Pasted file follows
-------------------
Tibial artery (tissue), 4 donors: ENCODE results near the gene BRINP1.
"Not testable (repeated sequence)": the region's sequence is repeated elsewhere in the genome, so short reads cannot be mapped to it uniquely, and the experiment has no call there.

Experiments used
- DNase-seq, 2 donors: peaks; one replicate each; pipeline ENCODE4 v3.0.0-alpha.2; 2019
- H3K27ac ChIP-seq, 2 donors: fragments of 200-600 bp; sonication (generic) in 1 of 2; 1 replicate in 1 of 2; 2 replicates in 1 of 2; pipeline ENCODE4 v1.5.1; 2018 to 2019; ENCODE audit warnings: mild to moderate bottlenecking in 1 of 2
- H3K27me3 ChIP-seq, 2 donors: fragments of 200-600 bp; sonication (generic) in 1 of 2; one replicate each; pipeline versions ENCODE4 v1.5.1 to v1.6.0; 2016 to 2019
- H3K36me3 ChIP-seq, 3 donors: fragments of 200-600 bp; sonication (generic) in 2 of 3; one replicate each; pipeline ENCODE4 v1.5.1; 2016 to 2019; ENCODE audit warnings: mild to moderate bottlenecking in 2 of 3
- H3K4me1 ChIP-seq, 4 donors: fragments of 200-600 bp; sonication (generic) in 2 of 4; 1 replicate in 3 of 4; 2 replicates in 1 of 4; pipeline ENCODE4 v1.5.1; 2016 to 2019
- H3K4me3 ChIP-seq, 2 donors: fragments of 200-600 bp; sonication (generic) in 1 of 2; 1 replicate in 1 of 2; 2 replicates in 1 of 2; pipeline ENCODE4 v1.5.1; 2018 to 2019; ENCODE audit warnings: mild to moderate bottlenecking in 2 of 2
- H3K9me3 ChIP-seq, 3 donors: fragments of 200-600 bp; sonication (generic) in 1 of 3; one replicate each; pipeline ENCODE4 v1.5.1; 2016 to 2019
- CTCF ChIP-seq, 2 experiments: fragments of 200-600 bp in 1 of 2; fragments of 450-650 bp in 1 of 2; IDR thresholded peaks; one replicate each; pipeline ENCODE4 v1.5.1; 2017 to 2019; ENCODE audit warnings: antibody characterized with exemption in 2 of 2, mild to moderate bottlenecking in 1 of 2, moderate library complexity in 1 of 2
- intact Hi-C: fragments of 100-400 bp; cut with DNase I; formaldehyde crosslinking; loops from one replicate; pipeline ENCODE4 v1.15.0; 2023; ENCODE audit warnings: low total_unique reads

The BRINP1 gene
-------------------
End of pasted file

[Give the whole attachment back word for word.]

Tibial artery (tissue), 4 donors: ENCODE results near the gene BRINP1.
"Not testable (repeated sequence)": the region's sequence is repeated elsewhere in the genome, so short reads cannot be mapped to it uniquely, and the experiment has no call there.

Experiments used
- DNase-seq, 2 donors: peaks; one replicate each; pipeline ENCODE4 v3.0.0-alpha.2; 2019
- H3K27ac ChIP-seq, 2 donors: fragments of 200-600 bp; sonication (generic) in 1 of 2; 1 replicate in 1 of 2; 2 replicates in 1 of 2; pipeline ENCODE4 v1.5.1; 2018 to 2019; ENCODE audit warnings: mild to moderate bottlenecking in 1 of 2
- H3K27me3 ChIP-seq, 2 donors: fragments of 200-600 bp; sonication (generic) in 1 of 2; one replicate each; pipeline versions ENCODE4 v1.5.1 to v1.6.0; 2016 to 2019
- H3K36me3 ChIP-seq, 3 donors: fragments of 200-600 bp; sonication (generic) in 2 of 3; one replicate each; pipeline ENCODE4 v1.5.1; 2016 to 2019; ENCODE audit warnings: mild to moderate bottlenecking in 2 of 3
- H3K4me1 ChIP-seq, 4 donors: fragments of 200-600 bp; sonication (generic) in 2 of 4; 1 replicate in 3 of 4; 2 replicates in 1 of 4; pipeline ENCODE4 v1.5.1; 2016 to 2019
- H3K4me3 ChIP-seq, 2 donors: fragments of 200-600 bp; sonication (generic) in 1 of 2; 1 replicate in 1 of 2; 2 replicates in 1 of 2; pipeline ENCODE4 v1.5.1; 2018 to 2019; ENCODE audit warnings: mild to moderate bottlenecking in 2 of 2
- H3K9me3 ChIP-seq, 3 donors: fragments of 200-600 bp; sonication (generic) in 1 of 3; one replicate each; pipeline ENCODE4 v1.5.1; 2016 to 2019
- CTCF ChIP-seq, 2 experiments: fragments of 200-600 bp in 1 of 2; fragments of 450-650 bp in 1 of 2; IDR thresholded peaks; one replicate each; pipeline ENCODE4 v1.5.1; 2017 to 2019; ENCODE audit warnings: antibody characterized with exemption in 2 of 2, mild to moderate bottlenecking in 1 of 2, moderate library complexity in 1 of 2
- intact Hi-C: fragments of 100-400 bp; cut with DNase I; formaldehyde crosslinking; loops from one replicate; pipeline ENCODE4 v1.15.0; 2023; ENCODE audit warnings: low total_unique reads

The BRINP1 gene